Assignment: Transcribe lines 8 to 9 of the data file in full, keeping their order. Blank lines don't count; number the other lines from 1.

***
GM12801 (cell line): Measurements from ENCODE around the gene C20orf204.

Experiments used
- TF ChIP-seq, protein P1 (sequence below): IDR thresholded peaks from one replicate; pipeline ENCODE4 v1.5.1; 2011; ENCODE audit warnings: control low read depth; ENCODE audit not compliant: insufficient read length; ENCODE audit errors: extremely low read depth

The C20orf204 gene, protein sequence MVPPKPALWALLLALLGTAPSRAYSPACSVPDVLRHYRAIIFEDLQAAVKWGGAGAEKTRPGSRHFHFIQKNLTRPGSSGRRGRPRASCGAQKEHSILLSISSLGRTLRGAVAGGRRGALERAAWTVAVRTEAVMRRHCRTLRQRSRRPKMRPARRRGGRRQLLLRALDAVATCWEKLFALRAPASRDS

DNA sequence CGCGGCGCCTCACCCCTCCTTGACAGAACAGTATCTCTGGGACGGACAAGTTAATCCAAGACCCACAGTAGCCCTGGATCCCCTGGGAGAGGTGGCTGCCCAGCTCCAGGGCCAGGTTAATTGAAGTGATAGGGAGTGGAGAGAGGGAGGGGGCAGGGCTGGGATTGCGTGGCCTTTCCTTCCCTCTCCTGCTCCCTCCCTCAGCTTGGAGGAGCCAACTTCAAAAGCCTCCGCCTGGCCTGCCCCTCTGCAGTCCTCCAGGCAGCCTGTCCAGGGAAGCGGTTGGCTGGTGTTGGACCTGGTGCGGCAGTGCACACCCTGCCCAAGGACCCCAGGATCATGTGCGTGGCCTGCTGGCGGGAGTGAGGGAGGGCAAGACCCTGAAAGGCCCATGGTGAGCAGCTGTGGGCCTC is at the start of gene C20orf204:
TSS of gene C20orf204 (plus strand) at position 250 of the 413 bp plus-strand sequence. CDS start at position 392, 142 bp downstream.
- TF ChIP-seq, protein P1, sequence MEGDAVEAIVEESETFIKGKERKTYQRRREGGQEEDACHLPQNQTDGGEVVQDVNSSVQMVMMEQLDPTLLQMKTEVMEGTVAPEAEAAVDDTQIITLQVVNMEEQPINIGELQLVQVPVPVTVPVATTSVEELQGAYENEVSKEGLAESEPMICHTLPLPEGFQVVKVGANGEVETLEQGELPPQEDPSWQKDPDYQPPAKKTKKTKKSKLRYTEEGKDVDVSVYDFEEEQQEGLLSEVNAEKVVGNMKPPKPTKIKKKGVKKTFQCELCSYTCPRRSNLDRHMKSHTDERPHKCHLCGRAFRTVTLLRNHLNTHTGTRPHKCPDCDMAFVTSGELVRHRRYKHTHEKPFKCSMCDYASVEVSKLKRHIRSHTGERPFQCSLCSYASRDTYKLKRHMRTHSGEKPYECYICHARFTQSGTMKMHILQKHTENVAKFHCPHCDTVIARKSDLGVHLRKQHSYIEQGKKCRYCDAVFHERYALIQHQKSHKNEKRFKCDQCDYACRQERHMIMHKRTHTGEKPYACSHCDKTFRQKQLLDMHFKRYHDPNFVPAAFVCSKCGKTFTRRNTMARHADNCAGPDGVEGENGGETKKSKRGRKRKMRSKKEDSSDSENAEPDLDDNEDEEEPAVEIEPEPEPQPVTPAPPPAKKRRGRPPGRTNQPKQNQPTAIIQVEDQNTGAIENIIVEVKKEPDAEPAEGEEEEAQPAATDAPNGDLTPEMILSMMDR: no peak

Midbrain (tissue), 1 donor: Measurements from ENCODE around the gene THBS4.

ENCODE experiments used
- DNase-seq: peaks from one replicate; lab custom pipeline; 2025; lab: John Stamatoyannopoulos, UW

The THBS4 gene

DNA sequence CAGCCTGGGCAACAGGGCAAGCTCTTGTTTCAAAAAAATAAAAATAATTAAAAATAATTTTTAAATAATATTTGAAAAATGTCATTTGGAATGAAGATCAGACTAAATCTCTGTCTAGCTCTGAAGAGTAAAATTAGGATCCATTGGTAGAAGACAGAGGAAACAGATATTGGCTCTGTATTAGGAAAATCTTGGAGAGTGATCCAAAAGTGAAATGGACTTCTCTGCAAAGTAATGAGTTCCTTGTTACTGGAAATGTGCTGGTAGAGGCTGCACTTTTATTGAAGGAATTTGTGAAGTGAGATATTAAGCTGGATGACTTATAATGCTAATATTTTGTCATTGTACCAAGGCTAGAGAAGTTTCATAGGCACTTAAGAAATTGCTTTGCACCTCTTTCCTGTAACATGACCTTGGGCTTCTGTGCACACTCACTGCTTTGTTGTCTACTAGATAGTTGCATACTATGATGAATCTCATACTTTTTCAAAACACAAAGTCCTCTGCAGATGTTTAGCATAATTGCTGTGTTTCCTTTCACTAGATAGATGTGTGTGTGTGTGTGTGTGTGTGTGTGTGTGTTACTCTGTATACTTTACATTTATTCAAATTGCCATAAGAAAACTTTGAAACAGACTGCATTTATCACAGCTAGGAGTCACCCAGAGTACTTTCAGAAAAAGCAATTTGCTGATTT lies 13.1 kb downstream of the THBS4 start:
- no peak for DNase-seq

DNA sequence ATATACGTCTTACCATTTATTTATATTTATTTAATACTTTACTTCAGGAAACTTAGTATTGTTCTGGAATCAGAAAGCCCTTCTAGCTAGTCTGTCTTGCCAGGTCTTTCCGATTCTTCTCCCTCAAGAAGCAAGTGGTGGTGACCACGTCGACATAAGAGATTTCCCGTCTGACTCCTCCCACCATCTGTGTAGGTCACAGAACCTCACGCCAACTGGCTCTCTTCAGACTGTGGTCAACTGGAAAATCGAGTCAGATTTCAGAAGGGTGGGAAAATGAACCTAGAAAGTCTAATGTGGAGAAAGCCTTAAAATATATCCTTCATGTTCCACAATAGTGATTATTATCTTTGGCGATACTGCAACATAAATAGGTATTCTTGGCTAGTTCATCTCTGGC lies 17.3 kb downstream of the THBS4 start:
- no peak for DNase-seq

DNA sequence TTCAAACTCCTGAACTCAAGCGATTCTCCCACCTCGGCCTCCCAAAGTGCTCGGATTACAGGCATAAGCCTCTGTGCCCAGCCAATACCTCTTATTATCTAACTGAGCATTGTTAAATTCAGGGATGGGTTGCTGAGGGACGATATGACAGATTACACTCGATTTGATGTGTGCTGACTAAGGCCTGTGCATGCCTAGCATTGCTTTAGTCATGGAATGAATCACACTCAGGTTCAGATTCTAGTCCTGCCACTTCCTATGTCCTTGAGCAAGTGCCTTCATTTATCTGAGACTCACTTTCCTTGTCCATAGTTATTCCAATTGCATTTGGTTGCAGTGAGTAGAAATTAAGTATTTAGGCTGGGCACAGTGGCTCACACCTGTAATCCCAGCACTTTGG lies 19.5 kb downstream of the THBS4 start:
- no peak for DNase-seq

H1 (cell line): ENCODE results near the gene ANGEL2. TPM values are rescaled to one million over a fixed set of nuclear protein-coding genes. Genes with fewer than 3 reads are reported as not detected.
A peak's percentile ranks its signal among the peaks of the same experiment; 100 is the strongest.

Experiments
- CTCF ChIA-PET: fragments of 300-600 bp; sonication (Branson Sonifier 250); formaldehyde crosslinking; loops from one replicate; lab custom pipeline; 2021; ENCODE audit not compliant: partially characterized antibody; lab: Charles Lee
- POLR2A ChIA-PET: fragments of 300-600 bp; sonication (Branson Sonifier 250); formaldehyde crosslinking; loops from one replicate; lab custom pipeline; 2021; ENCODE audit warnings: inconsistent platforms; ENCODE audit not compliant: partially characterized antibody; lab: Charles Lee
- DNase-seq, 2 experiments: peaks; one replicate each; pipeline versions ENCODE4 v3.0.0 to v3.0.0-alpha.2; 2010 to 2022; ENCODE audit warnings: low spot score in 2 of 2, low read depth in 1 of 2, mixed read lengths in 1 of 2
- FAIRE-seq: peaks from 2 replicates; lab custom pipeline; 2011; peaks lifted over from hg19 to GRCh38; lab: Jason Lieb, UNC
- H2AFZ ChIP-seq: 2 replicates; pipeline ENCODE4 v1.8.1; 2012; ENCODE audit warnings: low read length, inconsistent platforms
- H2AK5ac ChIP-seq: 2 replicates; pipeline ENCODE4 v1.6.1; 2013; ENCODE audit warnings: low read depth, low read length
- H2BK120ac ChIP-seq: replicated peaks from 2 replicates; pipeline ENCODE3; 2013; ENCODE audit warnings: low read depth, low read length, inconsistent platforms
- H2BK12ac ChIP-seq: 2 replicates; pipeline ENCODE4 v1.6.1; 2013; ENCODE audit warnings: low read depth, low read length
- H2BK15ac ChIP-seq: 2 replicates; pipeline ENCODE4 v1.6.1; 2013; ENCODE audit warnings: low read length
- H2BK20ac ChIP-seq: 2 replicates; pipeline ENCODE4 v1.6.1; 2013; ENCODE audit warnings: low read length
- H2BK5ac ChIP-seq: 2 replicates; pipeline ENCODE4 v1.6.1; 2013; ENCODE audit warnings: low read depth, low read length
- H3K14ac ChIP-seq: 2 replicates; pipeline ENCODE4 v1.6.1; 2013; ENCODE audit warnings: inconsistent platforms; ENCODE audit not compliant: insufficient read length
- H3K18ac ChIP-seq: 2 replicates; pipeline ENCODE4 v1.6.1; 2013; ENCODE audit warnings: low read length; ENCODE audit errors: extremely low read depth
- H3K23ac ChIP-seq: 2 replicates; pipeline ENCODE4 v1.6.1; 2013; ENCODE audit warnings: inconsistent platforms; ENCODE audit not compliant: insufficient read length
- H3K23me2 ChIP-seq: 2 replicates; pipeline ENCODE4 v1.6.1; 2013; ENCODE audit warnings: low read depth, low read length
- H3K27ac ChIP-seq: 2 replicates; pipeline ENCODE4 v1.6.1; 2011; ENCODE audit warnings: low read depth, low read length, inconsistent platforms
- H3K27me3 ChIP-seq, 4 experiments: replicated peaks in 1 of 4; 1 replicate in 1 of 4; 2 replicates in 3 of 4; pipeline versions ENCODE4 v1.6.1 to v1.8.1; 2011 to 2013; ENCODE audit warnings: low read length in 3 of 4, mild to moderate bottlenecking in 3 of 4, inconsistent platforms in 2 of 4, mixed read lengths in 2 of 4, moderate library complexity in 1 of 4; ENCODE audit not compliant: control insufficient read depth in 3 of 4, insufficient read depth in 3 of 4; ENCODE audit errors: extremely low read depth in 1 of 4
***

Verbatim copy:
Midbrain (tissue), 1 donor: Measurements from ENCODE around the gene THBS4.

ENCODE experiments used